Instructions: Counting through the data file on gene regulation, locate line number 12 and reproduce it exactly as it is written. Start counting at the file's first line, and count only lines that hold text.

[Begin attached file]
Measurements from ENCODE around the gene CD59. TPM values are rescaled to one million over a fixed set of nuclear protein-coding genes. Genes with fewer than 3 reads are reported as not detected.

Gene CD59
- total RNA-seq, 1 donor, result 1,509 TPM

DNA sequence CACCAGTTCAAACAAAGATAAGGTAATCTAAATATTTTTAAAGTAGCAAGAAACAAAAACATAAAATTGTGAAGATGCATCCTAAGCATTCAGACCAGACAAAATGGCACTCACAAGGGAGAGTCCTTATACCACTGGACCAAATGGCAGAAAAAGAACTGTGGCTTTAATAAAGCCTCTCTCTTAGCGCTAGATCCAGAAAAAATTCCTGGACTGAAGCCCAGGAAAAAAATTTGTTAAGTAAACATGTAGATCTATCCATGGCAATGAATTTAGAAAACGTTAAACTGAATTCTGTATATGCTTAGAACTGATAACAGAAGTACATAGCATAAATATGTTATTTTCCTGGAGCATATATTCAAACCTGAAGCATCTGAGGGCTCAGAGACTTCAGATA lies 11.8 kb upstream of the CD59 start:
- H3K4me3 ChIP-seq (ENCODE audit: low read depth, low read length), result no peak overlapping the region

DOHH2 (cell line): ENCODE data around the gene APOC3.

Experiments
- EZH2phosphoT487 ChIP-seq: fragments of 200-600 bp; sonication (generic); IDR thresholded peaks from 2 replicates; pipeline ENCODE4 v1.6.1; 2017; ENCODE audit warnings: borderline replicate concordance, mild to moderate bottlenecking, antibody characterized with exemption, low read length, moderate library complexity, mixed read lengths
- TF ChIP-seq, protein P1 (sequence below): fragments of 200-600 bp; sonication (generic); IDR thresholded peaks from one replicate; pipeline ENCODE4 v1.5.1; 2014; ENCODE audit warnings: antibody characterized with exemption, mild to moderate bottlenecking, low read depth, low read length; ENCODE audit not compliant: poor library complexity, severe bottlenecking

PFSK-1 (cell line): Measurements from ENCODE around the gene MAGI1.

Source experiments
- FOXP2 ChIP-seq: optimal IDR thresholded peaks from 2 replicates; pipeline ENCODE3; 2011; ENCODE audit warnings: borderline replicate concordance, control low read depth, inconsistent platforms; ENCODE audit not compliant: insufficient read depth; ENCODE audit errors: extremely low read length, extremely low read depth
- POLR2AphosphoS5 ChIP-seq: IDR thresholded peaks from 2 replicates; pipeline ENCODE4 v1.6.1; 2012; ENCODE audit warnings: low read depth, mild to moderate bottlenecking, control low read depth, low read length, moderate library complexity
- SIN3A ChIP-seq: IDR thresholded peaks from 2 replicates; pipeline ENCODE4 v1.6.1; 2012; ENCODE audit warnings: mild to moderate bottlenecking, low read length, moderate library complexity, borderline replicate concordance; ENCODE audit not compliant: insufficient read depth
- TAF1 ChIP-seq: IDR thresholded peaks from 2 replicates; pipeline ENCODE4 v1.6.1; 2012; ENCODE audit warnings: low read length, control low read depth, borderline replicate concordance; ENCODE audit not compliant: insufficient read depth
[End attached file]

- FOXP2 ChIP-seq: optimal IDR thresholded peaks from 2 replicates; pipeline ENCODE3; 2011; ENCODE audit warnings: borderline replicate concordance, control low read depth, inconsistent platforms; ENCODE audit not compliant: insufficient read depth; ENCODE audit errors: extremely low read length, extremely low read depth